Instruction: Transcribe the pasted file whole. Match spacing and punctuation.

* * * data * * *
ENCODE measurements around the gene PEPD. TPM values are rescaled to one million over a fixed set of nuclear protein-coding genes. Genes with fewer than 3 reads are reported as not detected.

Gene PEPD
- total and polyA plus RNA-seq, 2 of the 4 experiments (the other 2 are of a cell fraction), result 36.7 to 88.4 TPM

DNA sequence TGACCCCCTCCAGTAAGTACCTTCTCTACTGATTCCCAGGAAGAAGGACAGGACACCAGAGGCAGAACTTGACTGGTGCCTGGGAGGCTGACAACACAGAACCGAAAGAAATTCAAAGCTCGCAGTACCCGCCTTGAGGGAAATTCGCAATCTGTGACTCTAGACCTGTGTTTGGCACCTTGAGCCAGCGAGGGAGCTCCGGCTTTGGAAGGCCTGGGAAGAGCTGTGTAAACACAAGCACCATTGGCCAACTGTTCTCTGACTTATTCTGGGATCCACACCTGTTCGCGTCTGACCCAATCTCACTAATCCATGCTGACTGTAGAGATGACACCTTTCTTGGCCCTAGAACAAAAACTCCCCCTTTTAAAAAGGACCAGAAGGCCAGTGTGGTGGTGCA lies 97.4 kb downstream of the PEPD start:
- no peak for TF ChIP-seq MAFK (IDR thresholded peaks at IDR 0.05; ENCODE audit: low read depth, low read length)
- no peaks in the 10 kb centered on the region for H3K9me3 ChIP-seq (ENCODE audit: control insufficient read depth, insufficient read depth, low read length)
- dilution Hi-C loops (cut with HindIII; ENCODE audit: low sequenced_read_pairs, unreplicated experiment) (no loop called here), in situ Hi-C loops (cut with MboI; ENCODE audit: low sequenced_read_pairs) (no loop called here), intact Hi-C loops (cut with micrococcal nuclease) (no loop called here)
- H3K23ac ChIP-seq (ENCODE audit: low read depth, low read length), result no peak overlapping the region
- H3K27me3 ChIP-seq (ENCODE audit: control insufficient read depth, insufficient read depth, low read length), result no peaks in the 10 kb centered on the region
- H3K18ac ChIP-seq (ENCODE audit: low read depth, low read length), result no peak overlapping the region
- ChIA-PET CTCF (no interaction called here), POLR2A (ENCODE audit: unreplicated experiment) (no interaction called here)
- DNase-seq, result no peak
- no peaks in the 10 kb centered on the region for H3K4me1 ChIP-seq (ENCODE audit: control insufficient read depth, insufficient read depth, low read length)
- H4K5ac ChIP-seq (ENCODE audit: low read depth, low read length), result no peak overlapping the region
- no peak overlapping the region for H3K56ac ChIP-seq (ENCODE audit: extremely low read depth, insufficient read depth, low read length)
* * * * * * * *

ENCODE measurements around the gene PEPD. TPM values are rescaled to one million over a fixed set of nuclear protein-coding genes. Genes with fewer than 3 reads are reported as not detected.

Gene PEPD
- total and polyA plus RNA-seq, 2 of the 4 experiments (the other 2 are of a cell fraction), result 36.7 to 88.4 TPM

DNA sequence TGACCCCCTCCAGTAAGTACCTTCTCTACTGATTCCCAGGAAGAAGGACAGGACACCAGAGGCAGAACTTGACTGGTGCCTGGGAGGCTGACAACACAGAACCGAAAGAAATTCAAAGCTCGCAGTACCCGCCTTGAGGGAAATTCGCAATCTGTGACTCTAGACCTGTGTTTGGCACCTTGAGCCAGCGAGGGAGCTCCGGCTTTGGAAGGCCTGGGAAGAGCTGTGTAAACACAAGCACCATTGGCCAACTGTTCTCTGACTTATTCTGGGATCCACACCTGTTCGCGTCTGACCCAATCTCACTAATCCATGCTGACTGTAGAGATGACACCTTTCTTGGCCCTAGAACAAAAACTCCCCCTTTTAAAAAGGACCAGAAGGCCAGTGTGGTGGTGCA lies 97.4 kb downstream of the PEPD start:
- no peak for TF ChIP-seq MAFK (IDR thresholded peaks at IDR 0.05; ENCODE audit: low read depth, low read length)
- no peaks in the 10 kb centered on the region for H3K9me3 ChIP-seq (ENCODE audit: control insufficient read depth, insufficient read depth, low read length)
- dilution Hi-C loops (cut with HindIII; ENCODE audit: low sequenced_read_pairs, unreplicated experiment) (no loop called here), in situ Hi-C loops (cut with MboI; ENCODE audit: low sequenced_read_pairs) (no loop called here), intact Hi-C loops (cut with micrococcal nuclease) (no loop called here)
- H3K23ac ChIP-seq (ENCODE audit: low read depth, low read length), result no peak overlapping the region
- H3K27me3 ChIP-seq (ENCODE audit: control insufficient read depth, insufficient read depth, low read length), result no peaks in the 10 kb centered on the region
- H3K18ac ChIP-seq (ENCODE audit: low read depth, low read length), result no peak overlapping the region
- ChIA-PET CTCF (no interaction called here), POLR2A (ENCODE audit: unreplicated experiment) (no interaction called here)
- DNase-seq, result no peak
- no peaks in the 10 kb centered on the region for H3K4me1 ChIP-seq (ENCODE audit: control insufficient read depth, insufficient read depth, low read length)
- H4K5ac ChIP-seq (ENCODE audit: low read depth, low read length), result no peak overlapping the region
- no peak overlapping the region for H3K56ac ChIP-seq (ENCODE audit: extremely low read depth, insufficient read depth, low read length)